Adaptec Looking to Adapt

CEO says software acquisitions are 'critical' to company's success and survival

February 1, 2007

3 Min Read
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Its traditional controller business in trouble, Adaptec is shopping for software companies that could help beef up revenue.

CEO Sundi Sundaresh said during Adaptec's earnings call Tuesday night the future of the company could depend on its adding new technology and revenue.

"We're actively seeking acquisitions to provide us critical mass in products and revenue," Sundaresh said. "The ability to complete such an acquisition is critical to our success."

Adaptec's latest earnings prove that. (See Adaptec Reports Earnings.) The company lost $5.1 million last quarter on revenues of $60.7 million, down from $86.6 million in revenues from the same quarter last year. The results were no surprise, as Adaptec revealed three weeks ago that it would fall short of its previous guidance because of lower revenues than expected on sales of components for IBM's xServer line. (See Adaptec Lowers Outlook.)

On his call with analysts, Sundaresh emphasized what Adaptec needs to do to turn things around. "We're clearly not satisfied with our current financial model," says Sundaresh, who replaced Bob Stephens as CEO in November of 2005. (See Adaptec Prez Named CEO.)With $572 million in cash on its balance sheets, who might it look at? During the earnings call and during its analyst day in December, Adaptec executives talked about adding replication, snapshots, data classification, and policy-based movement.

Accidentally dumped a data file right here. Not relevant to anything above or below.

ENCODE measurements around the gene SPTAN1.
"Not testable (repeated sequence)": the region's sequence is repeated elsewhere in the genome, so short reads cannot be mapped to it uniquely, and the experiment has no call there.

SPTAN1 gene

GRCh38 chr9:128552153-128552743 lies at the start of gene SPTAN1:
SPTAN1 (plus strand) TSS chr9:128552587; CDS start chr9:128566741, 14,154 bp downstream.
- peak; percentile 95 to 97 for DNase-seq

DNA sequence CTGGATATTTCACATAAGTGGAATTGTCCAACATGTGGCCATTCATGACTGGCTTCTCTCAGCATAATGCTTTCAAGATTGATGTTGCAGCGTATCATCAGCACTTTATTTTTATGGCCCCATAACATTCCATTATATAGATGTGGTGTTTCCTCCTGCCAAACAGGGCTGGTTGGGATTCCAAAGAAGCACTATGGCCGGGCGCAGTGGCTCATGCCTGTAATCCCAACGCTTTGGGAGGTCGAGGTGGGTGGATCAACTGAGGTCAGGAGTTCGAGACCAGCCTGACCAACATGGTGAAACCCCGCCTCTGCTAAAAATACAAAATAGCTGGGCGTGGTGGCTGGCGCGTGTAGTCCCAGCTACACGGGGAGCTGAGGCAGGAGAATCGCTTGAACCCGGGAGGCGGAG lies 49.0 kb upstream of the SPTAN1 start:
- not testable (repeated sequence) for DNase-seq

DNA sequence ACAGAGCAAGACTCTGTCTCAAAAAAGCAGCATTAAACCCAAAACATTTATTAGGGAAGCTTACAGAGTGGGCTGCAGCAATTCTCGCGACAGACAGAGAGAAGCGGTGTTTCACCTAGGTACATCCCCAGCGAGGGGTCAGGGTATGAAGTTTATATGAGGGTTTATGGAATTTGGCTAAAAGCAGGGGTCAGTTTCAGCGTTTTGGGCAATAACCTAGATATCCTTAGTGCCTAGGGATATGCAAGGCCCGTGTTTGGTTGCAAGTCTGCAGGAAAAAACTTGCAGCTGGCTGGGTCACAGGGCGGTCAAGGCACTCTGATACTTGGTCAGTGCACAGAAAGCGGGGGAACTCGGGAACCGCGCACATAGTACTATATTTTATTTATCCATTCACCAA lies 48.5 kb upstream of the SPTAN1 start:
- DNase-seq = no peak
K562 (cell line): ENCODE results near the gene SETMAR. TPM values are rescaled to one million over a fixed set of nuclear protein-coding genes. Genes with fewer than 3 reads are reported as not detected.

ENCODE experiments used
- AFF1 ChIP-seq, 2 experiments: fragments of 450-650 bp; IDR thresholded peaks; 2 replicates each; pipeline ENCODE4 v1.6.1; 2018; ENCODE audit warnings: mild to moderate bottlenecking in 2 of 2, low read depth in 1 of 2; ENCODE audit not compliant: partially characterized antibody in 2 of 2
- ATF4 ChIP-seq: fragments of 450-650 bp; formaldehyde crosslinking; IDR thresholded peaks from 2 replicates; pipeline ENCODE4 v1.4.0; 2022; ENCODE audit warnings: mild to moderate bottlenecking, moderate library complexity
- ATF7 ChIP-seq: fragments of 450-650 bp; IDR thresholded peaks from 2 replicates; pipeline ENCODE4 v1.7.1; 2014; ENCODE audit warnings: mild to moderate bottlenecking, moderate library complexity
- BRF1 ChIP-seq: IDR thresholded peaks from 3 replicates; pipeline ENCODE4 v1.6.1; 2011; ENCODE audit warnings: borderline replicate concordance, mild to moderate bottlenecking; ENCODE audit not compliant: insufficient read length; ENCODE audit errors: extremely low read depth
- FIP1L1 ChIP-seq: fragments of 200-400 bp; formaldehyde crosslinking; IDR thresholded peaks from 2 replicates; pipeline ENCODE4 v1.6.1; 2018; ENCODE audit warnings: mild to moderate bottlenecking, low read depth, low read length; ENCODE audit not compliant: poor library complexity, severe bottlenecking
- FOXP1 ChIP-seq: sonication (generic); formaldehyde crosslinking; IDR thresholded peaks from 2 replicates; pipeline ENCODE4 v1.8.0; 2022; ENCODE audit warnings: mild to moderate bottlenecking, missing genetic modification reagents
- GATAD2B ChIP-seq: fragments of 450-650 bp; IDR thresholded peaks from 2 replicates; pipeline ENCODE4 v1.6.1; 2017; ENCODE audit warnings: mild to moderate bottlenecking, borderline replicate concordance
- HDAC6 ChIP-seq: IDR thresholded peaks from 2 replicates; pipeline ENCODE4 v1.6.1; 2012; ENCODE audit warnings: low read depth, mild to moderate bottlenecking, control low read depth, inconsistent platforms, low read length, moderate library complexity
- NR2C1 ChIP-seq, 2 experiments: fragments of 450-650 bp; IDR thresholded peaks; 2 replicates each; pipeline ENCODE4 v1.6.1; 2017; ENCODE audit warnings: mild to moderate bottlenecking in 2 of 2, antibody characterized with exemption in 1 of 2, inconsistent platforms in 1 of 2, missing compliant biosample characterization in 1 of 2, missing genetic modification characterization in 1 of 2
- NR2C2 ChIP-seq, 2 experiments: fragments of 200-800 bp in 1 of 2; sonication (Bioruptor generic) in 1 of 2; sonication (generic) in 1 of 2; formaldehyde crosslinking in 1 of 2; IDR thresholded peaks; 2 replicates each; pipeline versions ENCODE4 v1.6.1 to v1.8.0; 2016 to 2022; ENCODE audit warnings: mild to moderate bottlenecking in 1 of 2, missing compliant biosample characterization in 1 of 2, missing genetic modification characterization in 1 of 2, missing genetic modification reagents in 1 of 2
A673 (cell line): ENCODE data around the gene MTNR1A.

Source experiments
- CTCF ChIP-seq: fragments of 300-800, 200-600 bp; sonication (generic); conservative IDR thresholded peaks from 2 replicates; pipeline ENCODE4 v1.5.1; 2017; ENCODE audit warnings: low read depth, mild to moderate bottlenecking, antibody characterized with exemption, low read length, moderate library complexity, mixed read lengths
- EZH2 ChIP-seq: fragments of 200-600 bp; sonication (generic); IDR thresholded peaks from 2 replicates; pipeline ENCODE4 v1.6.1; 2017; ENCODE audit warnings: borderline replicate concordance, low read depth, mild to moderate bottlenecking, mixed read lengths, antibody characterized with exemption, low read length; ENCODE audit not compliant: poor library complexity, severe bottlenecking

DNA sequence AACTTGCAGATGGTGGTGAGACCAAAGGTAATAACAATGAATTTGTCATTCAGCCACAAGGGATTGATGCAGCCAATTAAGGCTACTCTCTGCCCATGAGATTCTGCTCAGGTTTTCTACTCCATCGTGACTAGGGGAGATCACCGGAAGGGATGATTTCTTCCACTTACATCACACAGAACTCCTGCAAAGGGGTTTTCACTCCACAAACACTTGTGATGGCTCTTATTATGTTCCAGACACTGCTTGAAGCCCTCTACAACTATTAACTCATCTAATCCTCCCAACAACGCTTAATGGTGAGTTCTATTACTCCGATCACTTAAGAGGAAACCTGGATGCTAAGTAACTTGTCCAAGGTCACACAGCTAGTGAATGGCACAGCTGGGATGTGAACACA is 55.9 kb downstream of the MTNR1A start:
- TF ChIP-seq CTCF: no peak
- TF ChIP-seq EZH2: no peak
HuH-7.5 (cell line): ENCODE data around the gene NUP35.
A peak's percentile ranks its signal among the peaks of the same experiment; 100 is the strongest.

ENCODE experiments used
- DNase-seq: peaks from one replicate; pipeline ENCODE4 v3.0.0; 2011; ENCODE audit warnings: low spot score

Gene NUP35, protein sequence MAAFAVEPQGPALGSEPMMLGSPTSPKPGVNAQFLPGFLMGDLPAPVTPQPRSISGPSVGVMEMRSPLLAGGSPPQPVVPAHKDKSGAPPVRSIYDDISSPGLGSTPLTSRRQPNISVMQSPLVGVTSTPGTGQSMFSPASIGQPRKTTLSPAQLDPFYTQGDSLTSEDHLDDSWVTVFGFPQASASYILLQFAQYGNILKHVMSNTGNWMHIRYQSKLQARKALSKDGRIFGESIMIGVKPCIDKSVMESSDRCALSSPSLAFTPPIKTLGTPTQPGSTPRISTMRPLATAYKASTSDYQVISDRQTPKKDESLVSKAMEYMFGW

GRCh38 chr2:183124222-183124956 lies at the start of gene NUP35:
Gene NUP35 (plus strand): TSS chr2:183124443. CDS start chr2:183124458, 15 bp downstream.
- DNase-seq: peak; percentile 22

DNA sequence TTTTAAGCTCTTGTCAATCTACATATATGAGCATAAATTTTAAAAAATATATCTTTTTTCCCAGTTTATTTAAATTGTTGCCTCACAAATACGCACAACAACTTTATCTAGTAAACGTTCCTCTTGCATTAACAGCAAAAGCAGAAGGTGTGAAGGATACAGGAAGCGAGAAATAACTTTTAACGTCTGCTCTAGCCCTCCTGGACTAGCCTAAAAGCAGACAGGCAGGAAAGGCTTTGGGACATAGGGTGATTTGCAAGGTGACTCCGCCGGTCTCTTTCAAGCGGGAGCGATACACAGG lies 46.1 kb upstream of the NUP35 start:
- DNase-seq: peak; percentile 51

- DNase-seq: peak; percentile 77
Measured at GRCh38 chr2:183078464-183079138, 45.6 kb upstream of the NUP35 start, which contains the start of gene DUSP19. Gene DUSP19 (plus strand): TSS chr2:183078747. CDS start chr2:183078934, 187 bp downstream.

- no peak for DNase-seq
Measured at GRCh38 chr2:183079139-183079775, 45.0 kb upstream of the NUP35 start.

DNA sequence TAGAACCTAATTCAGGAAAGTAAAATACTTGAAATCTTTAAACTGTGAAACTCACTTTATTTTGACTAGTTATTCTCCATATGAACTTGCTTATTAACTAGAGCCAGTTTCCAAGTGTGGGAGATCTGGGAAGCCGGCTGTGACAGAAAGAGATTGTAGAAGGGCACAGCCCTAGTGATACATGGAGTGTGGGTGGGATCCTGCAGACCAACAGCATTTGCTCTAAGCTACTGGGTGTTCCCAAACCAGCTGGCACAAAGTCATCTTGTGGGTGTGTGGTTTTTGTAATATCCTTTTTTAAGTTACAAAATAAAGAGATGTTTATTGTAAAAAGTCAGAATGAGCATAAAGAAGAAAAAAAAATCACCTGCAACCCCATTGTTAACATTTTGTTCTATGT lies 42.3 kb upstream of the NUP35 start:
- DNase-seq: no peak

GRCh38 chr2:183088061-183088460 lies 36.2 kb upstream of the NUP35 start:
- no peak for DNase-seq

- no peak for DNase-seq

Vendors that fit into that category and might be on the block include Arkeia, Arkivio, Atempo, BakBone Software, FilesX, Mendocino Software, Njini, Seven Ten Storage, Scentric, and Signiant.

Sundaresh says Adaptec's future products will enhance its current offerings, such as the Snap NAS platform and OnTarget software for building IP SANs. (See Adaptec Launches Software and Isilon Moves Down, Adaptec Moves Up.) The long-term goal is to build a NAS and iSCSI storage business around small to medium-sized enterprises, he says.

While Adaptec's RAID controller business still makes up 80 percent of its revenue, and it is looking to cash in on the emergence of Serial-Attached SCSI (SAS), its long-term strategy clearly hinges on software acquisitions.

"We like the new management and strategy but 2007 remains an investment year," Needham & Co. analyst Glenn Hanus wrote in a research note today. "Since [parallel] SCSI still represents the majority of business, offsetting its decline with new business in SATA/SAS and Snap to achieve overall revenue growth remains challenging."Another financial analyst suggests Adaptec should look for emerging markets rather than move into the already crowded data protection field. "Adaptec is in a market that is going to shrink," says the analyst who asked to remain anonymous. "The growth segments of storage are already taken. QLogic is taking InfiniBand. Emulex bought SierraLogic for FC-to-SATA bridges." (See InfiniBand Goes Mainstream and Emulex Secures Sierra Logic.)

What does that leave for Adaptec if it wanted to pursue that strategy? "It seems Gear6 may be a good fit," says the analyst, pointing to the caching appliance startup. (See Gear6 Shifts Out of Neutral.) "Or something outside of its core-competency, like [server virtualization startup] XenSource could be nice." (See XenSource.)

Dave Raffo, News Editor, Byte and Switch

  • Adaptec Inc. (Nasdaq: ADPT)

  • Arkeia Corp.

  • Arkivio Inc.

  • Atempo Inc.

  • BakBone Software Inc.

  • Emulex Corp. (NYSE: ELX)

  • FilesX Inc.

  • Gear6

  • Index Engines Inc.

  • Mendocino Software

  • Needham & Co.

  • Njini Inc.

  • QLogic Corp. (Nasdaq: QLGC)

  • Seven Ten Storage Software Inc.

  • Scentric Inc.

  • Signiant Corp.

  • XenSource Inc.

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